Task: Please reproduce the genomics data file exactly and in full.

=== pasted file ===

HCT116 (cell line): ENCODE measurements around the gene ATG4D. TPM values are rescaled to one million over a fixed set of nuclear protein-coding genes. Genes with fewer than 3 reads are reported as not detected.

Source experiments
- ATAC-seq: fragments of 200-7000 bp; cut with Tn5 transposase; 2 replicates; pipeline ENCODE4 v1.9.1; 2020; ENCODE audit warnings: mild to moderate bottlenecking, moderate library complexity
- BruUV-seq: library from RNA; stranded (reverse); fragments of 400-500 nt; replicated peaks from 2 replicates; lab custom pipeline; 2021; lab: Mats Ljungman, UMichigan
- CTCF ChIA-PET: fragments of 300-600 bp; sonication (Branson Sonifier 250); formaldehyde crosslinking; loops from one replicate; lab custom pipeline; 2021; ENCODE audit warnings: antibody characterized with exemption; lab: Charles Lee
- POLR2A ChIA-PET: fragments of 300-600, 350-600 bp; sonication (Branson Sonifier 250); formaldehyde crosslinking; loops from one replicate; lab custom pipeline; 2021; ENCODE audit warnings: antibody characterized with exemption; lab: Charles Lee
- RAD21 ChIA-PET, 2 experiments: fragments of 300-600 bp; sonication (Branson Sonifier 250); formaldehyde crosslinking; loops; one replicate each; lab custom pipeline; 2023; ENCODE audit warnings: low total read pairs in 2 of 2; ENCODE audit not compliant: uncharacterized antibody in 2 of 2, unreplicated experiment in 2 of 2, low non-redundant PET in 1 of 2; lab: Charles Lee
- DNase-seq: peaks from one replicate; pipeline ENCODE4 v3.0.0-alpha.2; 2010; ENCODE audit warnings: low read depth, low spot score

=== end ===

HCT116 (cell line): ENCODE measurements around the gene ATG4D. TPM values are rescaled to one million over a fixed set of nuclear protein-coding genes. Genes with fewer than 3 reads are reported as not detected.

Source experiments
- ATAC-seq: fragments of 200-7000 bp; cut with Tn5 transposase; 2 replicates; pipeline ENCODE4 v1.9.1; 2020; ENCODE audit warnings: mild to moderate bottlenecking, moderate library complexity
- BruUV-seq: library from RNA; stranded (reverse); fragments of 400-500 nt; replicated peaks from 2 replicates; lab custom pipeline; 2021; lab: Mats Ljungman, UMichigan
- CTCF ChIA-PET: fragments of 300-600 bp; sonication (Branson Sonifier 250); formaldehyde crosslinking; loops from one replicate; lab custom pipeline; 2021; ENCODE audit warnings: antibody characterized with exemption; lab: Charles Lee
- POLR2A ChIA-PET: fragments of 300-600, 350-600 bp; sonication (Branson Sonifier 250); formaldehyde crosslinking; loops from one replicate; lab custom pipeline; 2021; ENCODE audit warnings: antibody characterized with exemption; lab: Charles Lee
- RAD21 ChIA-PET, 2 experiments: fragments of 300-600 bp; sonication (Branson Sonifier 250); formaldehyde crosslinking; loops; one replicate each; lab custom pipeline; 2023; ENCODE audit warnings: low total read pairs in 2 of 2; ENCODE audit not compliant: uncharacterized antibody in 2 of 2, unreplicated experiment in 2 of 2, low non-redundant PET in 1 of 2; lab: Charles Lee
- DNase-seq: peaks from one replicate; pipeline ENCODE4 v3.0.0-alpha.2; 2010; ENCODE audit warnings: low read depth, low spot score